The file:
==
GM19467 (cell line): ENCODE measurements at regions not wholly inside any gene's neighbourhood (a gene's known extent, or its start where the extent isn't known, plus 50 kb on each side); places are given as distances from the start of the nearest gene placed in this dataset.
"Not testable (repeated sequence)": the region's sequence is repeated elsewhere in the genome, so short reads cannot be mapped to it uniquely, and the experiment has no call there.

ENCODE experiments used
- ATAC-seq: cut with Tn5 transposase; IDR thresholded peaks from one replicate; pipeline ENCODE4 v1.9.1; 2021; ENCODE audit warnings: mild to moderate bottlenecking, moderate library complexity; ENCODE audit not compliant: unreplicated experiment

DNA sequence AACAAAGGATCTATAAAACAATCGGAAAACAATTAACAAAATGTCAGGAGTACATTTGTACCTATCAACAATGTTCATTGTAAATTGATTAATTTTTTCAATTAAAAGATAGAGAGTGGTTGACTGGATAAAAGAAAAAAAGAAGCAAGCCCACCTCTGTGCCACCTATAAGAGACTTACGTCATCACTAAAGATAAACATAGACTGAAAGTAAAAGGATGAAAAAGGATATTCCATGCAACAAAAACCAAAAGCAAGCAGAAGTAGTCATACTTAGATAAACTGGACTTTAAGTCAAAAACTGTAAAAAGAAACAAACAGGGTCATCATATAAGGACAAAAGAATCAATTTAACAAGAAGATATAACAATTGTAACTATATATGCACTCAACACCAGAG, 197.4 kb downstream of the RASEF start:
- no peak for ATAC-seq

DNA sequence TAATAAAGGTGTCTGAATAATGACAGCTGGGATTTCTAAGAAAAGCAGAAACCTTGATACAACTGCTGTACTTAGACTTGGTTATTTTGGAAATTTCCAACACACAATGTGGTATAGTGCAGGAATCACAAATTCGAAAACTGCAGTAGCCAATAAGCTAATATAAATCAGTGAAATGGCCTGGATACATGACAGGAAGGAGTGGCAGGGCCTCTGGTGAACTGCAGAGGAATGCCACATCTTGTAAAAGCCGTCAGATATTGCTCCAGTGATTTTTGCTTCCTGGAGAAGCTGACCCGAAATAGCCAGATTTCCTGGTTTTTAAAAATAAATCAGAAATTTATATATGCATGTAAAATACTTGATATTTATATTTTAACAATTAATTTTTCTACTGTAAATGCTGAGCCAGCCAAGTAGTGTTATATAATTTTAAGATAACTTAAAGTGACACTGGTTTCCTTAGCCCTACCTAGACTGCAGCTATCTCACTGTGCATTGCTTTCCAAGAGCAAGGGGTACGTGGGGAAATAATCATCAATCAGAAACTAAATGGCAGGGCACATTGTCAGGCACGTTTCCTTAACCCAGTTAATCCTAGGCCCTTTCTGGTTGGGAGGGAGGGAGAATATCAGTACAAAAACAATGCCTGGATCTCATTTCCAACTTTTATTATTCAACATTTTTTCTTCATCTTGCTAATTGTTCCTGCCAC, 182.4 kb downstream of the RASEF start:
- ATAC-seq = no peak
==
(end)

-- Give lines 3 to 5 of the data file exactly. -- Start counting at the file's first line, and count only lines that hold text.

ENCODE experiments used
- ATAC-seq: cut with Tn5 transposase; IDR thresholded peaks from one replicate; pipeline ENCODE4 v1.9.1; 2021; ENCODE audit warnings: mild to moderate bottlenecking, moderate library complexity; ENCODE audit not compliant: unreplicated experiment

DNA sequence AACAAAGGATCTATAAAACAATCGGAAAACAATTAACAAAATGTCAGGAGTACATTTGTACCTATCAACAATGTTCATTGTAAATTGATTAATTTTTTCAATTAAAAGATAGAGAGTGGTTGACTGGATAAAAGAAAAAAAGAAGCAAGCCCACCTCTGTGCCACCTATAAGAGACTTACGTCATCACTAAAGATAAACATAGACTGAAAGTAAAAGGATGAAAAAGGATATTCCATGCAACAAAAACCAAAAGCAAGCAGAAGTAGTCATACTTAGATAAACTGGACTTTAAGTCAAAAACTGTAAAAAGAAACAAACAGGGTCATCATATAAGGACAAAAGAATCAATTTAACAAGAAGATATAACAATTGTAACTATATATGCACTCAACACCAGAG, 197.4 kb downstream of the RASEF start: